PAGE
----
Comments (5)

Jun 22, 2010

Assuming you can't speak with the person first about getting their shit together, I tend to pick up their slack even if it means working overtime/doing more than I should, and then I make it clear to our supervisor what parts of the project I was responsible for (ie - more than I should have been responsible for). This way you never seem like a douche for ratting on a co-worker, and at the same time you show your supervisor you are capable of getting stuff done even when others are dicking around.

Jun 22, 2010
BluesHill:

Assuming you can't speak with the person first about getting their shit together, I tend to pick up their slack even if it means working overtime/doing more than I should, and then I make it clear to our supervisor what parts of the project I was responsible for (ie - more than I should have been responsible for). This way you never seem like a douche for ratting on a co-worker, and at the same time you show your supervisor you are capable of getting stuff done even when others are dicking around.

By going out of your way to tell your supervisor you did more than your fair share, would that not be an implicit ratting-out?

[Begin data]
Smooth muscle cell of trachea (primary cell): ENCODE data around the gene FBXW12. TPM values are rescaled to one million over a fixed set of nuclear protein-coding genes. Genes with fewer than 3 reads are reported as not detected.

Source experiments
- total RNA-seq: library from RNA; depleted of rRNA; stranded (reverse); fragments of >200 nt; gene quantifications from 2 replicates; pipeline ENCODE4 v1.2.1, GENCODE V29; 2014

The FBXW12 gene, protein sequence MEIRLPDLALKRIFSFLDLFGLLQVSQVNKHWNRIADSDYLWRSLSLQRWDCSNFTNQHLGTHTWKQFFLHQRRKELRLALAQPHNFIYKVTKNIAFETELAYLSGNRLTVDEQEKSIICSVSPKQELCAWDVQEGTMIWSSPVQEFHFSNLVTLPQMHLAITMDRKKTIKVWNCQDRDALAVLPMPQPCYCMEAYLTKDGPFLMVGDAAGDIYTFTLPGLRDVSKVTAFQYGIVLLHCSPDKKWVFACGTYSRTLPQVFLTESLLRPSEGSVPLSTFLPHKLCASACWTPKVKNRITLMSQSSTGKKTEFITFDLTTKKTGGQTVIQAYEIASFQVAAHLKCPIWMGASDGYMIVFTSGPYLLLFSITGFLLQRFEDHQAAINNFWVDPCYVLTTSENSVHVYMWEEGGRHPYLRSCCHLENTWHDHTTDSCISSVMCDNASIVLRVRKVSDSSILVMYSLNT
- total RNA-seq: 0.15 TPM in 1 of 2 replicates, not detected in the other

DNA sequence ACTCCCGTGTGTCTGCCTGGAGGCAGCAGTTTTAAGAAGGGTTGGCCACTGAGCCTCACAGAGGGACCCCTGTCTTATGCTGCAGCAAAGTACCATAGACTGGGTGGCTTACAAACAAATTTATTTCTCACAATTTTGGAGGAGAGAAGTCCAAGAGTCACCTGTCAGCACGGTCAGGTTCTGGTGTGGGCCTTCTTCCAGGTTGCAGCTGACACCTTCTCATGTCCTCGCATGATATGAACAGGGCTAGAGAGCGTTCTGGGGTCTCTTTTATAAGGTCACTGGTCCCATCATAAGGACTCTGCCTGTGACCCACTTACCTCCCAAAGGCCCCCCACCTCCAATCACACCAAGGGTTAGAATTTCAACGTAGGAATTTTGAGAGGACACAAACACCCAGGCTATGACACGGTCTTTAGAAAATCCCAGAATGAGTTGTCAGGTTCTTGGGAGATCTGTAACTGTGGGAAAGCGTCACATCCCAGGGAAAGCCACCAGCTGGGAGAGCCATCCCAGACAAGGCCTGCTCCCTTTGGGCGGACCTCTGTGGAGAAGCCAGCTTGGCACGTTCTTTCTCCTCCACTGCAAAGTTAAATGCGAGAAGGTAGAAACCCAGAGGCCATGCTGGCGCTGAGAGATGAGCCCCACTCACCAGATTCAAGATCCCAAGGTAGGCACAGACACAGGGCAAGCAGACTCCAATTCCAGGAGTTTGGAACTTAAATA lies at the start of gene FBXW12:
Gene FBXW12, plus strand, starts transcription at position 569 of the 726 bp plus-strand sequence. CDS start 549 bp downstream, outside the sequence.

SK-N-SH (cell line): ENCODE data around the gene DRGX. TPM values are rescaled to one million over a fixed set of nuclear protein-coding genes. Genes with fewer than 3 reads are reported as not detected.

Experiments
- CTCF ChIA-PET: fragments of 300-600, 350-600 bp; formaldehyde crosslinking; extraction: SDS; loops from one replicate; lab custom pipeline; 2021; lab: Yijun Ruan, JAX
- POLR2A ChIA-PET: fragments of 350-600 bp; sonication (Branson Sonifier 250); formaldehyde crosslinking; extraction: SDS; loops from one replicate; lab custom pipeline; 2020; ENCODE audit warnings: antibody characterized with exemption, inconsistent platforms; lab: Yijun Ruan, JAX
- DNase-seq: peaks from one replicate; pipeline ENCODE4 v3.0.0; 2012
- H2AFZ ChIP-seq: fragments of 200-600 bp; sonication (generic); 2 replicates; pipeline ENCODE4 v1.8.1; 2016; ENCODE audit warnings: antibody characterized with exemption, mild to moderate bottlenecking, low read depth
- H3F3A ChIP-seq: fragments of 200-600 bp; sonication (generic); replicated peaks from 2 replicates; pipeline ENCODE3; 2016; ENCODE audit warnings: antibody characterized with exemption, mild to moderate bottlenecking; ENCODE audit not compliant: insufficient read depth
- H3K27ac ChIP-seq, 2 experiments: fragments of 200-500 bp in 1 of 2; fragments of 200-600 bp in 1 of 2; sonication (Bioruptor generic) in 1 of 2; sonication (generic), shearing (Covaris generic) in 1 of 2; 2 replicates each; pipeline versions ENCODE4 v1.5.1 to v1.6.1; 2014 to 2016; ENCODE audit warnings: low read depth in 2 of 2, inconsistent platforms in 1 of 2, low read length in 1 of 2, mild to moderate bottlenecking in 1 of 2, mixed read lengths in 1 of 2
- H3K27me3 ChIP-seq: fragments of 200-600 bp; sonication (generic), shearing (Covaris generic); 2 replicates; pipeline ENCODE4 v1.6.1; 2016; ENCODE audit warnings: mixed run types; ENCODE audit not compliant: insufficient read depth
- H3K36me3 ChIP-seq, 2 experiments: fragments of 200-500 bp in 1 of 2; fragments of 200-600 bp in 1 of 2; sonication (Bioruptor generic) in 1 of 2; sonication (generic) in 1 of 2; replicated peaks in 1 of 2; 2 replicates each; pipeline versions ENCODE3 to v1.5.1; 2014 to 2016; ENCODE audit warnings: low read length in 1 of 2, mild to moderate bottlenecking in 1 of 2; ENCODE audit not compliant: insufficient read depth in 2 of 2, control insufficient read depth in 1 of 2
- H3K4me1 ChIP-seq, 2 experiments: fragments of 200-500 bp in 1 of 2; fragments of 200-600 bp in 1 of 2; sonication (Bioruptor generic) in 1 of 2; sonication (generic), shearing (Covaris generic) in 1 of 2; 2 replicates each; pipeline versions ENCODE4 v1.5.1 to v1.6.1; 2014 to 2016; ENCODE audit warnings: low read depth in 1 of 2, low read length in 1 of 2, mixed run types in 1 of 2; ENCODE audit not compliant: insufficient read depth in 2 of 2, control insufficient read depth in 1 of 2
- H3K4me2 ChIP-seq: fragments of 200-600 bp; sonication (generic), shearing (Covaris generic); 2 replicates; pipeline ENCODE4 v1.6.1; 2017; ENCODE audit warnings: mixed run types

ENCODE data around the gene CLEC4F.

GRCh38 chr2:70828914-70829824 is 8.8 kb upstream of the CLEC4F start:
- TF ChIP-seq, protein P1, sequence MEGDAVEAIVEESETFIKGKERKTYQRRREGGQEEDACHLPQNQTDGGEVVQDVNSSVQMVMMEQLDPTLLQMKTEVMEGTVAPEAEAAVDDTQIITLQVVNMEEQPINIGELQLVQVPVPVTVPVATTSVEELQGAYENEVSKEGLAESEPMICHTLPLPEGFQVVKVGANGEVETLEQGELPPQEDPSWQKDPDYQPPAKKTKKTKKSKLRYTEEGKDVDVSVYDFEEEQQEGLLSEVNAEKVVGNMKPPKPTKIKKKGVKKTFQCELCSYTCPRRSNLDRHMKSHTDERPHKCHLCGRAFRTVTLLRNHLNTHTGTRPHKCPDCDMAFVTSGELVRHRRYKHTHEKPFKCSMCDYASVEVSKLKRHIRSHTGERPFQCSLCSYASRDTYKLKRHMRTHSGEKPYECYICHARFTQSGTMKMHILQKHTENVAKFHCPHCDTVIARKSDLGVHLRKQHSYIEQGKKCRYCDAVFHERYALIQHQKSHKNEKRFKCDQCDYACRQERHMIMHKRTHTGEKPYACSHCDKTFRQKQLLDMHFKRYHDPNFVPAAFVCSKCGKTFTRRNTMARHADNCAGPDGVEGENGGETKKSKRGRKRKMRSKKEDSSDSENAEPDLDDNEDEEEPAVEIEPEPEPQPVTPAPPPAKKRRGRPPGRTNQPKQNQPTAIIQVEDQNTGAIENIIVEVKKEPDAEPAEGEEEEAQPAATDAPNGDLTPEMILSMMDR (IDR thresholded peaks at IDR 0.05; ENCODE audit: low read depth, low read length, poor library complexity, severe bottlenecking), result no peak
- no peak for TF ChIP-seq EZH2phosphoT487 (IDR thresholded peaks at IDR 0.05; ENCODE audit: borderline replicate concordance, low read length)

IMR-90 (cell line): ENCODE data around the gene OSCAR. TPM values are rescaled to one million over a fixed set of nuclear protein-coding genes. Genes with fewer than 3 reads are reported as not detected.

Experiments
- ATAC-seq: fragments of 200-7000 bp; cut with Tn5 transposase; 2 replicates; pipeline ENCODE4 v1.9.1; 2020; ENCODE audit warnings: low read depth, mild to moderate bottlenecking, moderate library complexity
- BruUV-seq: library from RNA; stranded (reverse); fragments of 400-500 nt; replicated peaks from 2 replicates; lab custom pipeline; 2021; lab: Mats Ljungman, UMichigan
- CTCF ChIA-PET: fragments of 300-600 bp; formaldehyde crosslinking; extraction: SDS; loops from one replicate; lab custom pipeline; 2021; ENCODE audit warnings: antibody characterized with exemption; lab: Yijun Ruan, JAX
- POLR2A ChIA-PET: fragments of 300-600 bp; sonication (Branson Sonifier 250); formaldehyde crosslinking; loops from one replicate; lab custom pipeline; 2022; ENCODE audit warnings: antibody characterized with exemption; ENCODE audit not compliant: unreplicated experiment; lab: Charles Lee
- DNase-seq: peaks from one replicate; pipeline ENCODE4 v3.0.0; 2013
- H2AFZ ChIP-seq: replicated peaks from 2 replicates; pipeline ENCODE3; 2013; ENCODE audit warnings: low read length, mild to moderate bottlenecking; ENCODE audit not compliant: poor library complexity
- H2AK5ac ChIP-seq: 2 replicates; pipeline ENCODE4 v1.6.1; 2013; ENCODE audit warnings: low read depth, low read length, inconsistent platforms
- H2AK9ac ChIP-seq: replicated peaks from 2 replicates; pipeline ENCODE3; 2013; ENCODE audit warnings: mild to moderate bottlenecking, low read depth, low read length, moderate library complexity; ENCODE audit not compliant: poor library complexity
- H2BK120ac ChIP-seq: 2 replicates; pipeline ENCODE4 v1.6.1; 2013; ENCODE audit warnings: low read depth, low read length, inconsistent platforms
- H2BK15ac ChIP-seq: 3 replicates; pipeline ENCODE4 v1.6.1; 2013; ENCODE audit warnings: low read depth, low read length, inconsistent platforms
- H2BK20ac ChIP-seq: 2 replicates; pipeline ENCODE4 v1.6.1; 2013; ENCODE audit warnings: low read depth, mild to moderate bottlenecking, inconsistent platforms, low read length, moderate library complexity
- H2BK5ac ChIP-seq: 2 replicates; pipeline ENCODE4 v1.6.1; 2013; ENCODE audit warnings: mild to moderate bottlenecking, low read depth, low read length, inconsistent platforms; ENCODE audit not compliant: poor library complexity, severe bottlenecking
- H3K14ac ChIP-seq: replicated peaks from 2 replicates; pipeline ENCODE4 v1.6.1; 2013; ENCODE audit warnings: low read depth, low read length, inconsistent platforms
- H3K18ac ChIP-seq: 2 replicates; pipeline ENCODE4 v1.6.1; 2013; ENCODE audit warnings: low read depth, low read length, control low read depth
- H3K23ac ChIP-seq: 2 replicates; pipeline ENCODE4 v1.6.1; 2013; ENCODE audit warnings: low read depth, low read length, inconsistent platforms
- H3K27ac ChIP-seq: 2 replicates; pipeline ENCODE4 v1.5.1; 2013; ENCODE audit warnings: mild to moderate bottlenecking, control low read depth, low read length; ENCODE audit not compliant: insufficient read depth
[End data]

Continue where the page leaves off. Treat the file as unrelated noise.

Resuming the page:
Jun 22, 2010

Not really. Your supervisor makes of it what he/she wants but generally it just shows that you're being honest.

Jun 23, 2010
walkio:

Not really. Your supervisor makes of it what he/she wants but generally it just shows that you're being honest.

Exactly. It's just placing the facts before the supervisor, there are many ways and opportunities to show you are doing more than your fair share without ever going near the phrase, "I want you to know that I am working harder than I should be." If your co-worker is a habitual slacker, it will be noticed without any effort on your part.

That said, I agree with the prev post. The first step is to talk to the person and tell them frankly that they should be pulling for the team.

Jun 22, 2010
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